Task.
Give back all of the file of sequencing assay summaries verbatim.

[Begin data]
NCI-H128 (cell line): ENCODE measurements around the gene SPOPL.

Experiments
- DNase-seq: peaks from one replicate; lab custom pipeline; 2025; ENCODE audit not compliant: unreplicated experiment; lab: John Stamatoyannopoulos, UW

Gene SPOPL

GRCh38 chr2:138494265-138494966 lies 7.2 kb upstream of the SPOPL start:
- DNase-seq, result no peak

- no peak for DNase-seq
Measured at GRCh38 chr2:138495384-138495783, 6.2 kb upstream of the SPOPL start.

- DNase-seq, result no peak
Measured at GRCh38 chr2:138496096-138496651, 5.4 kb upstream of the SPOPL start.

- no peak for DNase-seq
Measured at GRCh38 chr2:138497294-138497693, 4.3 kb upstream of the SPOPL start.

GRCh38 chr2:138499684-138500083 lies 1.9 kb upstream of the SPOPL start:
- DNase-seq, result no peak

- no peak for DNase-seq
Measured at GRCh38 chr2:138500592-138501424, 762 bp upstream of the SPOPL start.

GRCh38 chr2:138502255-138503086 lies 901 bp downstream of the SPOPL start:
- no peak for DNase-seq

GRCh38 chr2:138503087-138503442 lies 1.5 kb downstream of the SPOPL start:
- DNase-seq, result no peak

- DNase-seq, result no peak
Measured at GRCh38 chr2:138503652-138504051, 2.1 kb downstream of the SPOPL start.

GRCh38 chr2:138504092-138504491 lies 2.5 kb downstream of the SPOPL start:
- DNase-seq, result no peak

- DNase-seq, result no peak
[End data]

NCI-H128 (cell line): ENCODE measurements around the gene SPOPL.

Experiments
- DNase-seq: peaks from one replicate; lab custom pipeline; 2025; ENCODE audit not compliant: unreplicated experiment; lab: John Stamatoyannopoulos, UW

Gene SPOPL

GRCh38 chr2:138494265-138494966 lies 7.2 kb upstream of the SPOPL start:
- DNase-seq, result no peak

- no peak for DNase-seq
Measured at GRCh38 chr2:138495384-138495783, 6.2 kb upstream of the SPOPL start.

- DNase-seq, result no peak
Measured at GRCh38 chr2:138496096-138496651, 5.4 kb upstream of the SPOPL start.

- no peak for DNase-seq
Measured at GRCh38 chr2:138497294-138497693, 4.3 kb upstream of the SPOPL start.

GRCh38 chr2:138499684-138500083 lies 1.9 kb upstream of the SPOPL start:
- DNase-seq, result no peak

- no peak for DNase-seq
Measured at GRCh38 chr2:138500592-138501424, 762 bp upstream of the SPOPL start.

GRCh38 chr2:138502255-138503086 lies 901 bp downstream of the SPOPL start:
- no peak for DNase-seq

GRCh38 chr2:138503087-138503442 lies 1.5 kb downstream of the SPOPL start:
- DNase-seq, result no peak

- DNase-seq, result no peak
Measured at GRCh38 chr2:138503652-138504051, 2.1 kb downstream of the SPOPL start.

GRCh38 chr2:138504092-138504491 lies 2.5 kb downstream of the SPOPL start:
- DNase-seq, result no peak

- DNase-seq, result no peak